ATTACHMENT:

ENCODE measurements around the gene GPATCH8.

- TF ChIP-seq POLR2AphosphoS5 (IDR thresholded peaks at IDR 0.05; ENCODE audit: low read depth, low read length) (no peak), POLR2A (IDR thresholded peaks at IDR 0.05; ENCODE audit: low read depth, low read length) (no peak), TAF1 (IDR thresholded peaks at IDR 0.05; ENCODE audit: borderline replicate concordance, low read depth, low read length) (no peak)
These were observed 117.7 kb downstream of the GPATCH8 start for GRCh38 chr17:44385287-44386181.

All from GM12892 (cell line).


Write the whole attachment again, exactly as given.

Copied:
ENCODE measurements around the gene GPATCH8.

- TF ChIP-seq POLR2AphosphoS5 (IDR thresholded peaks at IDR 0.05; ENCODE audit: low read depth, low read length) (no peak), POLR2A (IDR thresholded peaks at IDR 0.05; ENCODE audit: low read depth, low read length) (no peak), TAF1 (IDR thresholded peaks at IDR 0.05; ENCODE audit: borderline replicate concordance, low read depth, low read length) (no peak)
These were observed 117.7 kb downstream of the GPATCH8 start for GRCh38 chr17:44385287-44386181.

All from GM12892 (cell line).